Bhutan has a long history of resolving disputes through mechanisms, such as mediation. According to some sources, traditional mediation, commonly known as nangkha nangdrik in Bhutanese, has been an integral part of Bhutanese culture and tradition, dating back to the 7th century. Since a formal justice system developed in Bhutan only in the early 1960s, for centuries mediation did not exist as an alternative to a formal justice system, but as a primary dispute resolution mechanism.
The mediation process was based on the principles of compassion and peaceful coexistence, important aspects of the community-oriented Bhutanese society. This traditional practice has waned over the last decades, however, and recent efforts have strived to revive it since 2012.
Modern Formalization of Mediation Practice in Bhutan
The legal formalization of the practice of mediation in Bhutan derives from sections DA 3-1 & DA 3-2 of the Thrimzhung Chenmo (Supreme Law) of 1953. The option to resolve a civil dispute through mediation is incorporated under section 150 of the Civil and Criminal Procedure Code (Amendment Act 2011), and the Alternative Dispute Resolution Act of Bhutan 2013. Judges in Bhutan are mandated by law to inform litigants of their right to mediate their disputes out of court. While the importance of negotiated settlements is recognized by the judicial system, there is no procedural mechanism established for conducting the mediation process. Thus, mediation procedures have varied widely, depending on who conducts the mediation and local practice.
The Bhutan National Legal Institute (BNLI) has been providing training to mediators and educating the public about the beneficial use of mediation ever since 2012. In conformity with modern mediation standards, Bhutan has been restructuring its practice to provide a process that is interest-based and facilitative in nature. Mediators now understand that confidentiality is at the core of the mediation process.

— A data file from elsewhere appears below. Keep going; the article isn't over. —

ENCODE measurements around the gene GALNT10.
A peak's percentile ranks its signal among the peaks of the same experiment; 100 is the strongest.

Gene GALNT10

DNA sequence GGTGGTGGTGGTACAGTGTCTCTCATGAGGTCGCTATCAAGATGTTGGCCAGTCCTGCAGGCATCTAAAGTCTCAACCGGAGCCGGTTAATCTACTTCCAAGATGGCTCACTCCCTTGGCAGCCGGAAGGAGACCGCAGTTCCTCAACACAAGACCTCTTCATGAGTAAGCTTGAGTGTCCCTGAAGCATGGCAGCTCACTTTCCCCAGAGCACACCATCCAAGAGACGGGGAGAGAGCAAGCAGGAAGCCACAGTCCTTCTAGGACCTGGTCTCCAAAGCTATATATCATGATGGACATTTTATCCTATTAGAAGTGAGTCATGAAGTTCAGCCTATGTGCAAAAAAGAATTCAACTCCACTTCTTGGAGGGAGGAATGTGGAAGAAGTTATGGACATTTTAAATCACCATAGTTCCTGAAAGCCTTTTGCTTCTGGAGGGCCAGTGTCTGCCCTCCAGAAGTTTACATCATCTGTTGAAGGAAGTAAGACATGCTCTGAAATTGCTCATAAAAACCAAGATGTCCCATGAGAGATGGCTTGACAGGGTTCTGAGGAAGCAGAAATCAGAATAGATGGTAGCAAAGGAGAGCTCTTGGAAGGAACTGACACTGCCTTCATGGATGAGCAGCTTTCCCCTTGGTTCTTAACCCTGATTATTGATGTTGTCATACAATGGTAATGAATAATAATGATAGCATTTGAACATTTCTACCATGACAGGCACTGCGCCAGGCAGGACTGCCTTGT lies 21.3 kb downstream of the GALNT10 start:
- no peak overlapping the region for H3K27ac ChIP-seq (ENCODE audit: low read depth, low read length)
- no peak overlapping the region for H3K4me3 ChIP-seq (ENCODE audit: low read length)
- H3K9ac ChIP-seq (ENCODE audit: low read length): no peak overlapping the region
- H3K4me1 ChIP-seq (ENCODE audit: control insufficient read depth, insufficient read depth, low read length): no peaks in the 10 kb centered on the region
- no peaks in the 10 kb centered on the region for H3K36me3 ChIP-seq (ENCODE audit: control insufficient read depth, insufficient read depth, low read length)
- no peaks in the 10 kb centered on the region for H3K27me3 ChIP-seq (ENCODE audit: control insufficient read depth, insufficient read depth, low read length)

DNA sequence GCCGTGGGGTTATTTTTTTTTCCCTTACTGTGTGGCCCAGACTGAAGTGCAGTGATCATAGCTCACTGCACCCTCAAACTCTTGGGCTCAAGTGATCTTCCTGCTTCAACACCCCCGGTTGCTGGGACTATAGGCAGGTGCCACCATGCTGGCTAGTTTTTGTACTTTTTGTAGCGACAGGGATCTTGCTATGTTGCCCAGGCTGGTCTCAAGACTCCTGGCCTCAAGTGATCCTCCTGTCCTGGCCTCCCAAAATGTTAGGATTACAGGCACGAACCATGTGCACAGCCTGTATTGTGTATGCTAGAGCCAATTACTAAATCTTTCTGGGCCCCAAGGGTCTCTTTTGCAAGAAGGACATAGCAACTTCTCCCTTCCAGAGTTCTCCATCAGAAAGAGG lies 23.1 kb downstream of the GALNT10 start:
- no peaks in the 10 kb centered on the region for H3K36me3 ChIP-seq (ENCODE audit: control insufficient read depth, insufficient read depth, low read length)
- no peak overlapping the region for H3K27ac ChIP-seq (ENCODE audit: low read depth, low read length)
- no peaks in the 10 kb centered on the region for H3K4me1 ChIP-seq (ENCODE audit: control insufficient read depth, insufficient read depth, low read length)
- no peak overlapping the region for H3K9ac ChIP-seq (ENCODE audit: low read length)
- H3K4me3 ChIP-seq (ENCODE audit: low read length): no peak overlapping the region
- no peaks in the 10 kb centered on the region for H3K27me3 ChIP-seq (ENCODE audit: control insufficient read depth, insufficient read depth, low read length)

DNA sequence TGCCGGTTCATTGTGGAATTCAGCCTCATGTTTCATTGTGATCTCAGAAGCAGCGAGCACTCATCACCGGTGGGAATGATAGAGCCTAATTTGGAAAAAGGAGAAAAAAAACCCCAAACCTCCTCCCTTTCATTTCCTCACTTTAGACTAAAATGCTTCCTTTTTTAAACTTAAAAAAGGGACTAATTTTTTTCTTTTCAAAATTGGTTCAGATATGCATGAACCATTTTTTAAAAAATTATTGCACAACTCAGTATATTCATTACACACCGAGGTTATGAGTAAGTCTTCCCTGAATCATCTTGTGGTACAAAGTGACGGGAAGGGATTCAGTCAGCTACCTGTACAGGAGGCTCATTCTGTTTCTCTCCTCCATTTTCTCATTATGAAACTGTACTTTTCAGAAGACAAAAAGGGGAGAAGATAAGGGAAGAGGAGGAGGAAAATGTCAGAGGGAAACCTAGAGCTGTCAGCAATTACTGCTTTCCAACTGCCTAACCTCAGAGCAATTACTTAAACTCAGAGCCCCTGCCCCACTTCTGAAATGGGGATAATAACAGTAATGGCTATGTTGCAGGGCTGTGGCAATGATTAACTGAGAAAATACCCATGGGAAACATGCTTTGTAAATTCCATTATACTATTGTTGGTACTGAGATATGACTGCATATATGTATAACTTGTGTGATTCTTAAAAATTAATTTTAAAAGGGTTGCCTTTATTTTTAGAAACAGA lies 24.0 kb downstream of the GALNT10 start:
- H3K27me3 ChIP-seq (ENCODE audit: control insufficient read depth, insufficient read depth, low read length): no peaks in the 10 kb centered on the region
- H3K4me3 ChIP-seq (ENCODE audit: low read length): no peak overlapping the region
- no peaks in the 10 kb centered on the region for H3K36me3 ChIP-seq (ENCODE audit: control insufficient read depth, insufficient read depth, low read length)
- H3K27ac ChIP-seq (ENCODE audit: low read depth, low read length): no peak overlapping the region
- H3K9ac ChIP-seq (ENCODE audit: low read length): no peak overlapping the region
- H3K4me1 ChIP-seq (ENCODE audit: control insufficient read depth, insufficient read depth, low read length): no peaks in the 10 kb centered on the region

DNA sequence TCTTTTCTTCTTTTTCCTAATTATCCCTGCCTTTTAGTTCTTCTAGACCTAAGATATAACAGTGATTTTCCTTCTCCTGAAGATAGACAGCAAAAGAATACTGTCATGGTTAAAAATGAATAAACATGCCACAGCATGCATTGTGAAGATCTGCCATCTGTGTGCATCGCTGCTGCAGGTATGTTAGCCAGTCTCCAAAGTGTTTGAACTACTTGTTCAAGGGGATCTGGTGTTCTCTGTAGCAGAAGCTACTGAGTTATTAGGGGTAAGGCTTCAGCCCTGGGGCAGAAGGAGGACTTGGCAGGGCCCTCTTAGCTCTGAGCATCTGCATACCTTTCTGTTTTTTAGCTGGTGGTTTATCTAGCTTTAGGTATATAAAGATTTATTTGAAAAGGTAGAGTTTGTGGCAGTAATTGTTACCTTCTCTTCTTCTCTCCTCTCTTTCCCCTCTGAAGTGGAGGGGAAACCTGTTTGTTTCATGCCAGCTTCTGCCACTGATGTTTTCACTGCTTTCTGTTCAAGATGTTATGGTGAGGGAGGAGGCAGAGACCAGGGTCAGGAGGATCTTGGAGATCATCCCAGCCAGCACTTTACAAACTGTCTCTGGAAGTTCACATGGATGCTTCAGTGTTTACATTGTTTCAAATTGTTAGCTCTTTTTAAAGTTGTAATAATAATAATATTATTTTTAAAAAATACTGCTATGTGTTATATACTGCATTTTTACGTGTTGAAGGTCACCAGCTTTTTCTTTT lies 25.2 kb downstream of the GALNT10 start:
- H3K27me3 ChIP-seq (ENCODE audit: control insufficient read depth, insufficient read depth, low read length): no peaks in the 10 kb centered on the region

Private or commercial mediations are increasing in Bhutan. At the same time, the traditional mediation system has been reinvigorated with community mediation services, which are always provided free of cost. The parties have the option either to go for commercial mediation or community mediation centers.
Establishment of Court-Annexed Mediation
The Bhutan National Legal Institute (BNLI) recently introduced court-annexed mediation in courts throughout the country on October 28, 2019, as a significant judicial reform. With the introduction of these mediation units within the courts, people will have enhanced access to prompt and speedy justice, in addition to strengthening community vitality, preserving relationships between the people and promoting the Gross National Happiness of Bhutan.
This is a bit different from how mediation used to happen before. In the absence of mediation units in courts, if the parties wish to opt for mediation, their disputes are resolved either from private or commercial mediations or from community mediation centers. In this new system, judges can refer appropriate civil cases to the Court-Annexed Mediation Unit (CAMU) for judicial mediation; alternatively, the parties can request the judges to adjourn the cases and refer their cases to in-house judicial mediation services after the initalization of the case, any time, before the judgments are rendered. The mediation services are being provided by the trained and skilled judicial mediators at no cost. If the mediations are successful, the courts will endorse the settlement agreements and render judgements thereon, and enforce accordingly. If the mediations fail the case will be reverted for adjudication as per the laws.
By Judge Pema Needup, Senior Fellow-Bhutan, Weinstein International Foundation